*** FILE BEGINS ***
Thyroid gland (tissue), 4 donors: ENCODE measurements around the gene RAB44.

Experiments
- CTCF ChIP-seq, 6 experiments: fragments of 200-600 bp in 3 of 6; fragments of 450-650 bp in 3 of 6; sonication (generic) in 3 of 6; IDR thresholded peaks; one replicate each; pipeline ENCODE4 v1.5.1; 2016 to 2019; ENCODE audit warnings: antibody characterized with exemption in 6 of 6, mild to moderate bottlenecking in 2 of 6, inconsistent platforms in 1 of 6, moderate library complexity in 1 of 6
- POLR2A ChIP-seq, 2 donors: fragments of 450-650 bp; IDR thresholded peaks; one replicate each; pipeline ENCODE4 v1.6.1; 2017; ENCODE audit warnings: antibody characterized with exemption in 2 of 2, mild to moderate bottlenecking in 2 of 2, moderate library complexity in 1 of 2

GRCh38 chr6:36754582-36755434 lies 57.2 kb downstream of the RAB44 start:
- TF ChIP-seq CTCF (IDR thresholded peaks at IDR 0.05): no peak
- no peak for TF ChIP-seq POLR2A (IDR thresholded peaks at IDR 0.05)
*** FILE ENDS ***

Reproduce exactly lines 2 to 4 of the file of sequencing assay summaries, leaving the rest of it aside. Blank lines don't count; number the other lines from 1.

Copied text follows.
Experiments
- CTCF ChIP-seq, 6 experiments: fragments of 200-600 bp in 3 of 6; fragments of 450-650 bp in 3 of 6; sonication (generic) in 3 of 6; IDR thresholded peaks; one replicate each; pipeline ENCODE4 v1.5.1; 2016 to 2019; ENCODE audit warnings: antibody characterized with exemption in 6 of 6, mild to moderate bottlenecking in 2 of 6, inconsistent platforms in 1 of 6, moderate library complexity in 1 of 6
- POLR2A ChIP-seq, 2 donors: fragments of 450-650 bp; IDR thresholded peaks; one replicate each; pipeline ENCODE4 v1.6.1; 2017; ENCODE audit warnings: antibody characterized with exemption in 2 of 2, mild to moderate bottlenecking in 2 of 2, moderate library complexity in 1 of 2